While I’m constantly writing about my travels and my life as a travel blogger, one thing I’ve rarely talked about is what I was doing before this. What many of you may not know is I actually hold a BA/MA in Communication & Rhetoric from the State University of New York at Albany, with my thesis and internships preparing me for the world of non-profit public relations.
For a long time this is what I thought I wanted to do. That being said, there was no denying my unquenchable thirst for travel. Practically all the money I made from my waitressing job during school went to my travel fund, and I would jet off every chance I got. My friends and family kept asking how I planned to get a “real job” if I was constantly backpacking for months at a time. I would tell them that after college I would be done backpacking and traveling so often. It was just something I had to get out of my system. At this point I thought to make money on travel you had to be Rick Steves or Anthony Bourdain.
After college I went backpacking “just one more time” through South America, spending three months journeying through Brazil, Argentina, Chile, Bolivia, Peru and Ecuador. Along the way I fell in love with the locals, the food, the cultures, the landscapes and, most importantly, the journey itself.
When I returned I half-heatedly looked for jobs, knowing that these 9-to-5 positions would throw me into “comfortable” four-walled offices that, to me, would feel akin to a cage.
I didn’t want a “real” job. I didn’t want to get married young and have kids by 28. I didn’t care about owning a house. I wanted to experience the world. And in voice in my head kept urging, “follow your dreams!”
It wasn’t until I stumbled upon Matador Network’s online travel writing course that I realized with my passion and writing skills I — a normal everyday person not backed by a publisher or big company — could make a living as a travel writer. I started reading other travel blogs, making lists of what I liked and didn’t like, while honing my skills through the course. Before designing my site I thought a lot about my brand and the type of content I wanted to publish, quirky adventures, immersive experiences and detailed guides that would help readers imitate my itineraries. While I built the site, I continued waitressing for income, not wanting to be completely broke if things didn’t workout as I was hoping. I had to at least try, though.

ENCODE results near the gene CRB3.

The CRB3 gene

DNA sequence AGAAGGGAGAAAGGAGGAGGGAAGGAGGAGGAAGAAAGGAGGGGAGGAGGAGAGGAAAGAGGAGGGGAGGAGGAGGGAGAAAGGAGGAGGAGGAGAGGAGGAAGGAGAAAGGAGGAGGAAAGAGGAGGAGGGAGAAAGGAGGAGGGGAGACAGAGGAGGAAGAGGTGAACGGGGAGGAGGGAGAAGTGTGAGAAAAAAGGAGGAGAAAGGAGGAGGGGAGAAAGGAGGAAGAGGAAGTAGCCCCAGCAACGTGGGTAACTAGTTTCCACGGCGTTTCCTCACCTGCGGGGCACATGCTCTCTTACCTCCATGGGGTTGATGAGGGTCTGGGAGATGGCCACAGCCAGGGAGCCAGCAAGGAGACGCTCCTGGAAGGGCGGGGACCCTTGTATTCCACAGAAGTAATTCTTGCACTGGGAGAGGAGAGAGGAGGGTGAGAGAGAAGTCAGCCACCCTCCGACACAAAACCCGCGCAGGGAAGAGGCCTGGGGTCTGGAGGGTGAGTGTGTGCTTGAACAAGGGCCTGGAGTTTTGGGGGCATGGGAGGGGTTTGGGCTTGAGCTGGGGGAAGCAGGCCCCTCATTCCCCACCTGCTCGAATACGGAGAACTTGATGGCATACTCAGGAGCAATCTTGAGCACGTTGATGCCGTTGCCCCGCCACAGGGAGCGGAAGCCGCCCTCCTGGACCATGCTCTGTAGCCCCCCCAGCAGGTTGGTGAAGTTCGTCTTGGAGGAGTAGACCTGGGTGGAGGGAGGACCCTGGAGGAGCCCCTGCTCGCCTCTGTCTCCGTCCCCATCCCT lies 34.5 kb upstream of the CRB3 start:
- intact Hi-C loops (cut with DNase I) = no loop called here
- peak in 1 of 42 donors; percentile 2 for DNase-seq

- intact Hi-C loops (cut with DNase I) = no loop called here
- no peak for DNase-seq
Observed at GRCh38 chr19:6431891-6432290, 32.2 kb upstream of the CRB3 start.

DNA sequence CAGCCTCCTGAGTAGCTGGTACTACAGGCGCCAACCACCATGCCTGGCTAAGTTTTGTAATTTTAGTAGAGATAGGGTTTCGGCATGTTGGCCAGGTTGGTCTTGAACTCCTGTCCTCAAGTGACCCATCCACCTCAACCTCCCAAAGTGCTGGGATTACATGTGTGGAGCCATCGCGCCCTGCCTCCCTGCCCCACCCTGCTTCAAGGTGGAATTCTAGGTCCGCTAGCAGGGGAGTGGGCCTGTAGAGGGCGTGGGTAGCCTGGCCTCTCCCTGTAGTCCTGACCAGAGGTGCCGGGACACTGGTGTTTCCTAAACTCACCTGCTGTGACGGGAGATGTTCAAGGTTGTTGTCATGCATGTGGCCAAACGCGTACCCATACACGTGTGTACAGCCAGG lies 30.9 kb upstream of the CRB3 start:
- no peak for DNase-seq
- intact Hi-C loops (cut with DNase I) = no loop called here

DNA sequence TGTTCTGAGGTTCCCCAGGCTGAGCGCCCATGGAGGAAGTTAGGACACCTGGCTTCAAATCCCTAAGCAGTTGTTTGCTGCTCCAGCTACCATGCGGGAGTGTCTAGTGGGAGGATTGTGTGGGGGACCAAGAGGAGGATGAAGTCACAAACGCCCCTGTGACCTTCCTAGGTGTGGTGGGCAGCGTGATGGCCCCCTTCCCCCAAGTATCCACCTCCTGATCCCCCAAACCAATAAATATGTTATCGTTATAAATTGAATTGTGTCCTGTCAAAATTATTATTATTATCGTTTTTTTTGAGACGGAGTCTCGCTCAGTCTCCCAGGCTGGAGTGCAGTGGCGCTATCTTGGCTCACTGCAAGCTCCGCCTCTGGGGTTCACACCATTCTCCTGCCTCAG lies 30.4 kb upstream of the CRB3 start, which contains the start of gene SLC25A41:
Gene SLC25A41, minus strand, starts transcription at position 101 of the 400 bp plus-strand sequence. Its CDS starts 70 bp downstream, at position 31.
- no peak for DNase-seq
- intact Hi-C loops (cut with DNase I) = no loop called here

Today, I enjoy a career as a travel blogger that allows me to work from home, make my own schedule and travel the world. I’m still constantly learning about new ways to make money, form partnerships, pitch outlets, enhance the site and write engaging stories. While some opportunities workout and help me grow, others flop and serve as a learning experience. Either way, it keeps me challenged and interested in my job.
There are too many people out there who hate what they do for a living. It’s time to change that. Along with inspiring travel through my site, I hope to inspire others to live their life to the fullest. Based on my experiences, here is a 6-step plan for achieving your dreams.
1. Pinpoint Your Dream